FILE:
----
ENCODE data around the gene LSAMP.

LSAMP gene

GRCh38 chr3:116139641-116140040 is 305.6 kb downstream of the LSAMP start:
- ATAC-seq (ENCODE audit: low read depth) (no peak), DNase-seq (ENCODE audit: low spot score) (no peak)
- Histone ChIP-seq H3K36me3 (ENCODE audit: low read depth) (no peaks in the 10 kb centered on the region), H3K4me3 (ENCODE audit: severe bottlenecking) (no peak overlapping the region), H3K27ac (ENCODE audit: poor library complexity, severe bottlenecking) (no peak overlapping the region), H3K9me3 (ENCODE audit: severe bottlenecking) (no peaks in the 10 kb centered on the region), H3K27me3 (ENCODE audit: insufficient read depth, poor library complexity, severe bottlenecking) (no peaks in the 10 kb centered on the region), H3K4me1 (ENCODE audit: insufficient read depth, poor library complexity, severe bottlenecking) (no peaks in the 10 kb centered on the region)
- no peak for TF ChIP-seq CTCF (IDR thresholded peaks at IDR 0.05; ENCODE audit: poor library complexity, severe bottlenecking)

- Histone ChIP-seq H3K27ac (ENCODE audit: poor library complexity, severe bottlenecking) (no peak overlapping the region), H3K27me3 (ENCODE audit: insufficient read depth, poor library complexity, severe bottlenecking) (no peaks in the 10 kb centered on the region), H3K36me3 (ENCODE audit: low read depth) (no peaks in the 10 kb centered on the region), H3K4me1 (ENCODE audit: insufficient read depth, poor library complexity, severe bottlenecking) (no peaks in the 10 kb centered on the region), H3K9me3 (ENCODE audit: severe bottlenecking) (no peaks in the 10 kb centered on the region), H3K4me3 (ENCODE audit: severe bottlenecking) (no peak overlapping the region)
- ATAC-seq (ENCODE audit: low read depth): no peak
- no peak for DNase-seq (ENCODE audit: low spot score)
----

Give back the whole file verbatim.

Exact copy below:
ENCODE data around the gene LSAMP.

LSAMP gene

GRCh38 chr3:116139641-116140040 is 305.6 kb downstream of the LSAMP start:
- ATAC-seq (ENCODE audit: low read depth) (no peak), DNase-seq (ENCODE audit: low spot score) (no peak)
- Histone ChIP-seq H3K36me3 (ENCODE audit: low read depth) (no peaks in the 10 kb centered on the region), H3K4me3 (ENCODE audit: severe bottlenecking) (no peak overlapping the region), H3K27ac (ENCODE audit: poor library complexity, severe bottlenecking) (no peak overlapping the region), H3K9me3 (ENCODE audit: severe bottlenecking) (no peaks in the 10 kb centered on the region), H3K27me3 (ENCODE audit: insufficient read depth, poor library complexity, severe bottlenecking) (no peaks in the 10 kb centered on the region), H3K4me1 (ENCODE audit: insufficient read depth, poor library complexity, severe bottlenecking) (no peaks in the 10 kb centered on the region)
- no peak for TF ChIP-seq CTCF (IDR thresholded peaks at IDR 0.05; ENCODE audit: poor library complexity, severe bottlenecking)

- Histone ChIP-seq H3K27ac (ENCODE audit: poor library complexity, severe bottlenecking) (no peak overlapping the region), H3K27me3 (ENCODE audit: insufficient read depth, poor library complexity, severe bottlenecking) (no peaks in the 10 kb centered on the region), H3K36me3 (ENCODE audit: low read depth) (no peaks in the 10 kb centered on the region), H3K4me1 (ENCODE audit: insufficient read depth, poor library complexity, severe bottlenecking) (no peaks in the 10 kb centered on the region), H3K9me3 (ENCODE audit: severe bottlenecking) (no peaks in the 10 kb centered on the region), H3K4me3 (ENCODE audit: severe bottlenecking) (no peak overlapping the region)
- ATAC-seq (ENCODE audit: low read depth): no peak
- no peak for DNase-seq (ENCODE audit: low spot score)